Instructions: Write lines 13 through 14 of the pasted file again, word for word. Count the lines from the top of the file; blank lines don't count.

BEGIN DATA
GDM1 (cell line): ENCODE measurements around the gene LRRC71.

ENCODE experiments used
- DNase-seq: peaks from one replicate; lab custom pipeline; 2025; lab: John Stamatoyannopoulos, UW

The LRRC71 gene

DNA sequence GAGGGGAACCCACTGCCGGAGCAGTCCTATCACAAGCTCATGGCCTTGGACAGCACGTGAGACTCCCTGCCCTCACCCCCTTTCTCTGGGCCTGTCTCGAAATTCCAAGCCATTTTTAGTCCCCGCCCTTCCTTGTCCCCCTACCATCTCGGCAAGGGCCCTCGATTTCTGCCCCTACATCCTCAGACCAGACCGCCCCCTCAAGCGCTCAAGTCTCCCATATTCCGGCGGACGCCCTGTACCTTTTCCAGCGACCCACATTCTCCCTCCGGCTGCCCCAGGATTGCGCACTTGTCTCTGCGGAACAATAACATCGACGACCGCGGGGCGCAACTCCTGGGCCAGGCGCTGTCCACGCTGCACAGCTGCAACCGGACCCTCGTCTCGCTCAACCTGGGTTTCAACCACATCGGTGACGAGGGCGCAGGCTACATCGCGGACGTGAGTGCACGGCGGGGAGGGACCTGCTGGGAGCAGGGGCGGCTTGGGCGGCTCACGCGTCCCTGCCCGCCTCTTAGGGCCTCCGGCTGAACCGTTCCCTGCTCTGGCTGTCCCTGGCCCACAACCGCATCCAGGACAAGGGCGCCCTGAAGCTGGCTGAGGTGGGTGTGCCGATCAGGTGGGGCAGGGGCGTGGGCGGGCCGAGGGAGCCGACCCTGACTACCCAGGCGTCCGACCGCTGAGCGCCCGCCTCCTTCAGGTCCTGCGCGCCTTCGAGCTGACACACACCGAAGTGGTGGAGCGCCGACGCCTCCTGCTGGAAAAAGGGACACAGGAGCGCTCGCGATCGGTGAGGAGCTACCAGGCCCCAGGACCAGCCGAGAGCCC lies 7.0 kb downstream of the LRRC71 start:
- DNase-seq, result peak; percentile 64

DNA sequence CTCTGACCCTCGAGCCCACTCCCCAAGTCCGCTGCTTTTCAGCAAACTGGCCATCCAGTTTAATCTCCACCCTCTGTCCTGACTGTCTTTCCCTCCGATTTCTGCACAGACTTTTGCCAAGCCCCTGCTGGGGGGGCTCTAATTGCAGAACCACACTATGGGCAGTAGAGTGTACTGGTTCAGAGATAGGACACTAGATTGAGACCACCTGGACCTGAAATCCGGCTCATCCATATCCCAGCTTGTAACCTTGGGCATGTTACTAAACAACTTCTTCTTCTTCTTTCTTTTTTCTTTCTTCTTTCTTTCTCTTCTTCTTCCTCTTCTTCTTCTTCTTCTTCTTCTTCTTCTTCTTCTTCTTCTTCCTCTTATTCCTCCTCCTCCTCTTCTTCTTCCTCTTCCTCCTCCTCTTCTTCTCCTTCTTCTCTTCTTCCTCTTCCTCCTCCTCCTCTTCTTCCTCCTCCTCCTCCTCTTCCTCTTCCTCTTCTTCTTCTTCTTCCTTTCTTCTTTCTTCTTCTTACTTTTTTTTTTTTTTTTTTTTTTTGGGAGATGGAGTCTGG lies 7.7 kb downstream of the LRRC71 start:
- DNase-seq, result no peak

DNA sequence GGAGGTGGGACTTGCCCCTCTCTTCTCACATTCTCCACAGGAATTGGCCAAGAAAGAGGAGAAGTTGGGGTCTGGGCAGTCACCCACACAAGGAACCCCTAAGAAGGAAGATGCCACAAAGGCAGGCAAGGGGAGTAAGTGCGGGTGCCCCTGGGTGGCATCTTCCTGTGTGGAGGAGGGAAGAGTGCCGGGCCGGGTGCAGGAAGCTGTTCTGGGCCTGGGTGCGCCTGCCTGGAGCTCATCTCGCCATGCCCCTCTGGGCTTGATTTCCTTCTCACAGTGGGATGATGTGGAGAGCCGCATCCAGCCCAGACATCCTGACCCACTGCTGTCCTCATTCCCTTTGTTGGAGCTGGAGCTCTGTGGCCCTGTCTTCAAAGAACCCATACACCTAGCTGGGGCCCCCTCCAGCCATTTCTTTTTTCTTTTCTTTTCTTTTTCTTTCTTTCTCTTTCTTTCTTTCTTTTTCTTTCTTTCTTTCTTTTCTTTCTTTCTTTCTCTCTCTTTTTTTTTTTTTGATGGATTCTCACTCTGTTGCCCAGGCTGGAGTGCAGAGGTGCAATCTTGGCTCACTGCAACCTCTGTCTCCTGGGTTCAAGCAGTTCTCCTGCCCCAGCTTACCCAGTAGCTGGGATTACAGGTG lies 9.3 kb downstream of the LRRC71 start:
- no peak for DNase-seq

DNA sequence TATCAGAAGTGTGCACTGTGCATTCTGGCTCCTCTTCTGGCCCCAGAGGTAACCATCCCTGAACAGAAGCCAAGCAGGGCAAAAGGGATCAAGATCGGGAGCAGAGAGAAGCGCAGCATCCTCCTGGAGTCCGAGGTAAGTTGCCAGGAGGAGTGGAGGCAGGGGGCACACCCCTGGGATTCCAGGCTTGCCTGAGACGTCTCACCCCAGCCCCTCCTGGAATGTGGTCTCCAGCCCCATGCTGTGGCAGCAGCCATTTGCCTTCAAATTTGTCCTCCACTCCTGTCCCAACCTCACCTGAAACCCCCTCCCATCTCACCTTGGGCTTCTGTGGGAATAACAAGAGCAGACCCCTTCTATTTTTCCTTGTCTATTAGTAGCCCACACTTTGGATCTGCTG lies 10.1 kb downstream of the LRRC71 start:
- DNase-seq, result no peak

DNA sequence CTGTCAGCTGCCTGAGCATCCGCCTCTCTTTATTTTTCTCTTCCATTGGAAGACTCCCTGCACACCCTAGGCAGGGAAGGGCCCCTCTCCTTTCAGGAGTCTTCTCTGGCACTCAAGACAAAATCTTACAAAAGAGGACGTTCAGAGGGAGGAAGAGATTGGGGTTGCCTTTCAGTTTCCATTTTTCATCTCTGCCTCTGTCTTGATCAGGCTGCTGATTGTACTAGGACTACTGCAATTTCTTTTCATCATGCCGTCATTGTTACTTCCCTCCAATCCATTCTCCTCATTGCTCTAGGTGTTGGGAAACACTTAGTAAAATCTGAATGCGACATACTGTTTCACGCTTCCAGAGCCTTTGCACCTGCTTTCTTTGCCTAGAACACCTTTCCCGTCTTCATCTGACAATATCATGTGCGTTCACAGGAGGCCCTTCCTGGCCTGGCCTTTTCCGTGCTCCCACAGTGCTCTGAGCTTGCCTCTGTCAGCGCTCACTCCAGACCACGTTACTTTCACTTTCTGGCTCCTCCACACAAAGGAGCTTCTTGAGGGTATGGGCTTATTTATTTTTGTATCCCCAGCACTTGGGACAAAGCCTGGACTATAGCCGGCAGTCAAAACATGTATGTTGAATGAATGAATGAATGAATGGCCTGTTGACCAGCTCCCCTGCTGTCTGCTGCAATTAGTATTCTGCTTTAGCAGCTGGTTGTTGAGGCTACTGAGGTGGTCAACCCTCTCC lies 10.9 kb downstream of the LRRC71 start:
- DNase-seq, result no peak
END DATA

DNA sequence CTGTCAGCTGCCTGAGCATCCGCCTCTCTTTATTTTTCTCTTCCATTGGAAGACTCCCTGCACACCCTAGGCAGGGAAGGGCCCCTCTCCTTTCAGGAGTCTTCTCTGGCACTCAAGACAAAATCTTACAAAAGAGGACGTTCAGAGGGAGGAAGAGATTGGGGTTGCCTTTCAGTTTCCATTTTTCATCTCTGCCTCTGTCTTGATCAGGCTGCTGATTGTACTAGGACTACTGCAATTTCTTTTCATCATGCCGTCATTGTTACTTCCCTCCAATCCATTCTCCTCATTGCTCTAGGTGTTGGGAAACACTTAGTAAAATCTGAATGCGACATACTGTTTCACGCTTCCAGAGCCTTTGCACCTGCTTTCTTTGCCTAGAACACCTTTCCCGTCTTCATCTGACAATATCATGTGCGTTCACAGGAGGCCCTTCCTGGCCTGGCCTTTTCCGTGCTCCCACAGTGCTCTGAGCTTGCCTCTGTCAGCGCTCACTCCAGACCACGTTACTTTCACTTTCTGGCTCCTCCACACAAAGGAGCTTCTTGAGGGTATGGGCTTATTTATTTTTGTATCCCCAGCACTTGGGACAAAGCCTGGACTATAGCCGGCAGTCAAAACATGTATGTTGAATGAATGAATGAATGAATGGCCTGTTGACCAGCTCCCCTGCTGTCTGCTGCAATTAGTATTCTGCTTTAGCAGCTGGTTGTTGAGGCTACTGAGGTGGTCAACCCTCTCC lies 10.9 kb downstream of the LRRC71 start:
- DNase-seq, result no peak